Don’t allow yourself to be persuaded that other women and other mothers are the enemy. There are people who will try to turn you against other women. In fact, for many of them, sowing dissent and creating tension and drama is part of their job. So it’s important you see the hype for what it is, and don’t get caught up in the superficial. For example, don’t believe that people who use the phrase ‘work outside the home’ to describe professional women are suggesting with sinister intent that they don’t also work inside the home and care for their children. Don’t believe that people who refer to ‘stay-at-home mums’ rather than work-at-home parents are suggesting through their word selection that you’re not doing work while at home raising children or that it can only be women who stay home. Ask yourself – why is someone trying to pit me against other mothers? And then remember – other mothers are not the enemy.

3. There is no one right way to be a great mother.

There’s just not. No mother is perfect. On the basis, they are humans and not cyborgs. You will have flaws. You will have failures.
 
Play to your strengths, and find others to fill the gaps. My kids learned pretty early that if they wanted someone to put a band-aid on a bleeding knee, tell them “there-there”, or be a shoulder to cry on – go to dad. If they wanted someone to review the situation, develop a strategy to solve a problem or take on an authority figure to demand change – go to Mum.
 
And while we’re here, please remember that motherhood is not limited to biology, and engaging in positive mothering behaviour is not limited to mothers. All of the best mothering I have received in life has come from people, men and women, who are in no way biologically related to me, most recently from a fabulously talented and insightful human who happens to be a 40-something gay Texan.

4. Mother’s Day is an incredibly complex day.

There is nothing one-size-fits-all or straightforward about it because no two relationships between a mother and their child are precisely the same.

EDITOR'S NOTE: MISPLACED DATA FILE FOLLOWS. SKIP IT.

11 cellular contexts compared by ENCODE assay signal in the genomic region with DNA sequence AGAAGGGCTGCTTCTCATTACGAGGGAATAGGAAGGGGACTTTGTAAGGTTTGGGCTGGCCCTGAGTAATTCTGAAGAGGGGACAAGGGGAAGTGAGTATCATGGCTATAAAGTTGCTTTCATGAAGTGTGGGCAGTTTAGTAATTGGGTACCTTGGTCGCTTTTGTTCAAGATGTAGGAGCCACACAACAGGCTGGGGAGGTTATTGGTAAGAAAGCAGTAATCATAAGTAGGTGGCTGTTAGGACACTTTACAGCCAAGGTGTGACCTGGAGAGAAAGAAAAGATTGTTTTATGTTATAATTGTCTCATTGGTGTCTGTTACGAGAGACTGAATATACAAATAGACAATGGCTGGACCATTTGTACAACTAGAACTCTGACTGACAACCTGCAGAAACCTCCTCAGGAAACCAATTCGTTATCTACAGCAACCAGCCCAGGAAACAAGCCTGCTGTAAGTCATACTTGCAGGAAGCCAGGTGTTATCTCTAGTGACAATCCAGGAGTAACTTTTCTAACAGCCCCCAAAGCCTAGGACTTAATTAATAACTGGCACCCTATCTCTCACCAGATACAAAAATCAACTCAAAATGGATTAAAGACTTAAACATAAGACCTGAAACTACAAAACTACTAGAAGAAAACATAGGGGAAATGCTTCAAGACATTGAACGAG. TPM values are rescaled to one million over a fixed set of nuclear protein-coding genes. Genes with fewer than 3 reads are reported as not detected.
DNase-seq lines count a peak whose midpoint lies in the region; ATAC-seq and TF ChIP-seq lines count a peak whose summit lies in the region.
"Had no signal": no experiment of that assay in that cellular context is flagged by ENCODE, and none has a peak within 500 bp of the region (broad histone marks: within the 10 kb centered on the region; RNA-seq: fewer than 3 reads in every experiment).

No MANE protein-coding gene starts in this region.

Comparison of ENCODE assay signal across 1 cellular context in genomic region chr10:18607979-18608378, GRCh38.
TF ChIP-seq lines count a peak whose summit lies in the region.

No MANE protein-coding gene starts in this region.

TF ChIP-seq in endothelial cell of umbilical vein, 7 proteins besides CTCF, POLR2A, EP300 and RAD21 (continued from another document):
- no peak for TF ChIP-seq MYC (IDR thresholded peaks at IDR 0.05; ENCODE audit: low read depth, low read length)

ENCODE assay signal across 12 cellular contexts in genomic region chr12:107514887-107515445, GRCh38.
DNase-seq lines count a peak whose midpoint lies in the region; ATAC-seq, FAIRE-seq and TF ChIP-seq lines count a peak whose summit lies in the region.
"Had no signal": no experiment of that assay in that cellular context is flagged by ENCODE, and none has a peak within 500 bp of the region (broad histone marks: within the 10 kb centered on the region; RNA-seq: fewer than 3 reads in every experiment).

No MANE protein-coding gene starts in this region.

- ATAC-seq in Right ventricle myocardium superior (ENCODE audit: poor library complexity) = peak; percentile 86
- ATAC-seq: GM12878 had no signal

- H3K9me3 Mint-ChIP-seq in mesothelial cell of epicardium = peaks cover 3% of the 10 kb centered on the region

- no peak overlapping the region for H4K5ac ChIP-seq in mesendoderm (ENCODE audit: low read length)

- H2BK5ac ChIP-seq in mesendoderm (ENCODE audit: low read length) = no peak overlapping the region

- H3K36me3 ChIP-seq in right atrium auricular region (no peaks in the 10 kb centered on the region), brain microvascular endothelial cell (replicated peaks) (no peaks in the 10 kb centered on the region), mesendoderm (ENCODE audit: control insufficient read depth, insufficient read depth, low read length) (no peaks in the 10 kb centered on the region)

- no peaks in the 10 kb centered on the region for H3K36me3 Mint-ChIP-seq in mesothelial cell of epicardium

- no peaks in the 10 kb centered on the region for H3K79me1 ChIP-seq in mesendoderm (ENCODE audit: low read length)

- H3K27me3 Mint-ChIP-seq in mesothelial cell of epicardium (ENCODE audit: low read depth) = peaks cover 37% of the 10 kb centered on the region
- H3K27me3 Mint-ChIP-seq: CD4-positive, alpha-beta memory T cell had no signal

It evokes the broadest range of emotions and responses. For some, it’s a day to celebrate your very own loving, nurturing, supportive and inspiring mother. A woman who was always there for you, a woman who never failed to meet the standards you felt mothers should achieve. You know – the mothers that the Hallmark greeting cards are written for and about. The Hallmark (can’t possibly be human) mothers. For others, it’s a day to celebrate your own very human mother, who has stumbled and struggled, but who never left you with any doubt that she loved you more than anything.
 
For some, it’s a joyous celebration shared in the company of mothers who are physically present. Others will spend the day celebrating mothers who are still alive but separated from them by geography or, more recently, COVID. And for some, it is a day tinged with sadness because they once had a wonderful mother, but she has passed away and is deeply missed on this day, perhaps more than others.
 
For those of us who have children, it might be a day to be celebrated as a mother. A wonderful mother. A passionate mother. And an authentically human and, therefore, imperfect mother. For others, it is a day of bitter sadness as they mourn their time as a mother to a child or children loved and lost. Or to mourn that biology, technology, resources, adoption waiting lists, bureaucracy, or financial or relationship circumstances have, to date, robbed them of their dream to become a mother.
 
Some queer mothers might be struggling to have loved ones accept their dual mother households. Queer fathers might have to deal with suggestions, overt or implied, on or around this day in particular, that their parenting is lesser than due to the absence of a female mother. And then, there are people like me – whose personal experience with mothers has been abusive, neglectful, harrowing and deeply scarring.
 
Mother’s Day is incredibly complex. There is no one size fits all. So amidst your day of joyous celebration or quiet self-care, please take a few moments to do some good for others. It doesn’t take much. Jump on the internet and donate some time or money to an organisation supporting women who aren’t having a Hallmark Day. Show them that they aren’t invisible. The online design and publishing tool software company, Canva, recently secured me as a customer for life after sending an email acknowledging Mother’s Day is hard for many and providing a one-click option to opt out of their Mothers Day promotions. 
 
Ask yourself, what can you or your company do to make someone’s Mothers Day experience a little better?

5. There’s no one right way to celebrate Mother’s Day.

Mother’s Day has been around in various forms since the Middle Ages. It originally was a day set aside during Lent, when people who had moved away from their parents’ hometown were free to return home to visit their mother and their parish. In Britain, this transitioned to become Mothering Sunday, which continued into modern times.